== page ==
The Concept of Fade Distance

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A human with normal 20-20 vision can distinguish a 1-inch object at 100 yards if it's in stark contrast to its surroundings. This translates to 1 A40A, meaning 2 inches at 200 yards, 6 inches at 600 yards, etc. This determines an object's "fade distance." When an object is smaller than 1 MOA, human eyes won't be able to resolve it enough to distinguish it from its environment.

Therefore, the sniper's challenge is to keep every aspect of himself and his gear so well broken up that nothing's distinctly visible. Since your ballistic advantage dictates that you avoid engagements of less than 400 yards, this means your camouflage must break up or conceal any portion of you or your gear larger than 4 inches.

Ah, but if it were only so easy! What about unplanned encounters at less than 400 yards? And of far greater relevance, what happens when your enemy uses optics, which means

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he'll be glassing your area with magnification and he can see much smaller than 1 MOA. In fact, a 20x spotting scope brings you 20 times closer than do naked eyes, so he can be 500 yards away—where a naked eye cannot resolve smaller than 5 inches—but with his scope he can resolve to 1/10 of an inch. From personal experience, I've found such computations only theoretical since the combination of mirage, scope vibration, and lens quality degrade resolution enough that realistically one can only make out 1/2 inch or so at 500 yards. Still, the optical threat is serious.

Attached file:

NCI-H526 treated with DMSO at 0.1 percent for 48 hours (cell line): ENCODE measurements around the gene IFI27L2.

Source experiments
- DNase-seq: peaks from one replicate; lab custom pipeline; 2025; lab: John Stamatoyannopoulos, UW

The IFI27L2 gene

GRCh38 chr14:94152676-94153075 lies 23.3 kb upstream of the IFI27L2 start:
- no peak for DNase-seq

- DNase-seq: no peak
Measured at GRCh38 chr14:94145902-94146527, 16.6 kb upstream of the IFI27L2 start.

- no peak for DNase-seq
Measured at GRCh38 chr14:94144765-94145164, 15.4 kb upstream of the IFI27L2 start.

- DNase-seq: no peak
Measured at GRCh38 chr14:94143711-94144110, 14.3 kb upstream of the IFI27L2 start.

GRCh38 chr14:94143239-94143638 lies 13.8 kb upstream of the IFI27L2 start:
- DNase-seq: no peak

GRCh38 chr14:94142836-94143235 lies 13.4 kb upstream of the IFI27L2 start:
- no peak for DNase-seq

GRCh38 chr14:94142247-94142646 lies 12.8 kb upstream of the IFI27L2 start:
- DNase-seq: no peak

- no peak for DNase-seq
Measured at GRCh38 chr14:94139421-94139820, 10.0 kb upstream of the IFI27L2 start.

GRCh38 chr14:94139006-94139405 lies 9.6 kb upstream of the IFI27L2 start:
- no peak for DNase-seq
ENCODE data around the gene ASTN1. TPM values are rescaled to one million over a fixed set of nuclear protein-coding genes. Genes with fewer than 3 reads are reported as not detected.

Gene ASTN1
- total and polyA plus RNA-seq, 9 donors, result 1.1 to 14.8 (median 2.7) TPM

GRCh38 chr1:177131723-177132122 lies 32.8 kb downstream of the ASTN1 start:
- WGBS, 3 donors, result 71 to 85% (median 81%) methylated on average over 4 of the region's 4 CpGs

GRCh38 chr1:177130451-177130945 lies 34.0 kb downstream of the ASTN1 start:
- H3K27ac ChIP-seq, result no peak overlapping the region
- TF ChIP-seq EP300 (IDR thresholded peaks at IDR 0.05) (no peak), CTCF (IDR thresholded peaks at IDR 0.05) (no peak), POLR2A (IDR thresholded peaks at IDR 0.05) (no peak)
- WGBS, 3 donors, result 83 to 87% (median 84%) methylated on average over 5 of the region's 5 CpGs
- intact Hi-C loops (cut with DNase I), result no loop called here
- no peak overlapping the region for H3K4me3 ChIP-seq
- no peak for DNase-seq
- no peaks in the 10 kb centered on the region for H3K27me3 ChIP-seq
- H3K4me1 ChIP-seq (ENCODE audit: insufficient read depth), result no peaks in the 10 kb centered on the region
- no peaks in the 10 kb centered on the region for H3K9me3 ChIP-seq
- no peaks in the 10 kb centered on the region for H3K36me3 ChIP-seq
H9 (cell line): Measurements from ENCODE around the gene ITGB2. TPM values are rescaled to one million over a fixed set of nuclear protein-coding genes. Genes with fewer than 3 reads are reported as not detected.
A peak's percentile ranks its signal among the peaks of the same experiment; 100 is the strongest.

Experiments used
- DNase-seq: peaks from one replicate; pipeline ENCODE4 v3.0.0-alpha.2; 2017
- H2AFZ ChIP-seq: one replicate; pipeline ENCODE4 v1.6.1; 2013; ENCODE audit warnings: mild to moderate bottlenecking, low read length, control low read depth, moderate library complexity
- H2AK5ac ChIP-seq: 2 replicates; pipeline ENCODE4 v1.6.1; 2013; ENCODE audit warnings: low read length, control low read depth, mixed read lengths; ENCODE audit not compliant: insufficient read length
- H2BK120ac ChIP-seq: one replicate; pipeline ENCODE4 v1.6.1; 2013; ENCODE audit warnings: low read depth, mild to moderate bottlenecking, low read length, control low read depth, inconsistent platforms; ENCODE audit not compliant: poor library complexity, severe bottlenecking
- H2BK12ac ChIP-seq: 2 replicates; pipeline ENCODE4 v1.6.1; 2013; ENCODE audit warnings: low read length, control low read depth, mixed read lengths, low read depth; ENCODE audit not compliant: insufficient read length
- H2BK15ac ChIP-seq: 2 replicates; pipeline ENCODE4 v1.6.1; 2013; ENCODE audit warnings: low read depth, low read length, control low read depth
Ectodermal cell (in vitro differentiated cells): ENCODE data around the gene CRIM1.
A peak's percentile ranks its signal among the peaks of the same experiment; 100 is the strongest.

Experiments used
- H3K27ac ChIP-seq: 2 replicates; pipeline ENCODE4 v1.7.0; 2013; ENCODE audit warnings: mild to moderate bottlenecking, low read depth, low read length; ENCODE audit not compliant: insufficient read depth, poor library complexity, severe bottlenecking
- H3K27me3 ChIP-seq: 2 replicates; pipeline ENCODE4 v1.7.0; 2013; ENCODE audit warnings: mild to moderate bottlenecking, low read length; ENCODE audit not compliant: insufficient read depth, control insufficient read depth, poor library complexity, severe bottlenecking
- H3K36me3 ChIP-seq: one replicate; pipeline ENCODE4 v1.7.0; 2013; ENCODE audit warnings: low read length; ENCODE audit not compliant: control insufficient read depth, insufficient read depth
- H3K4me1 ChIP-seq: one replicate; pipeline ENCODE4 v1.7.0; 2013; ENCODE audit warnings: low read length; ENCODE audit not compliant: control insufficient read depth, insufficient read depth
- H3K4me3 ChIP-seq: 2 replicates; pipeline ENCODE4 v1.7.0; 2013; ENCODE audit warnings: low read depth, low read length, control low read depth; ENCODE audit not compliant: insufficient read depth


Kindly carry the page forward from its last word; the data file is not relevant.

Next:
And this is why snipers use Ghillie suits, because your concealment must be so good that even with optics an enemy cannot resolve your image sufficiendy to see you. The fuzziness of a Ghillie suit's frazzled burlap strips makes your figure too indistinct to be resolved except at very close distances.

When you're not wearing a hot G-suit, appreciate that even though American digital camo patterns have tiny, irregular splotches measuring less than 1 MOA, your rucksack and various pouches and webbing add sizable contrast that is larger than 1 MOA. Therefore, it's worthwhile to break up your outline with add-on paint, drape a few pieces of burlap here and there, stay in the shadows, and keep natural foliage between you and the enemy. Such practices can make even marginally useful camouflage effective.

In the context of fade distance, the importance of matching surrounding colors cannot be overstated. To the degree that your camouflage shades mimic local coloration, you degrade the eye's ability to distinguish it at "book" distances. A black 1-inch square against a white backdrop is visible at 100 yards, but a leaf-green, 1-inch square amid many similarly colored leaves is hell to find. Ensure you make yourself hell to find.

And svhat about when you don't even have camouflage clothing? Recall that traditional German field gray, American olive drab, and British khaki uniforms were solid colors but still allowed wearers a degree of concealment, a point especially important to law officers who sometimes must deploy without the opportunity to don molded camouflage gear. Provided the color is dull and generally fits the surroundings, such plain uniforms typically fade into indistinction at about 300 yards due to how the eye perceives colors and shapes.

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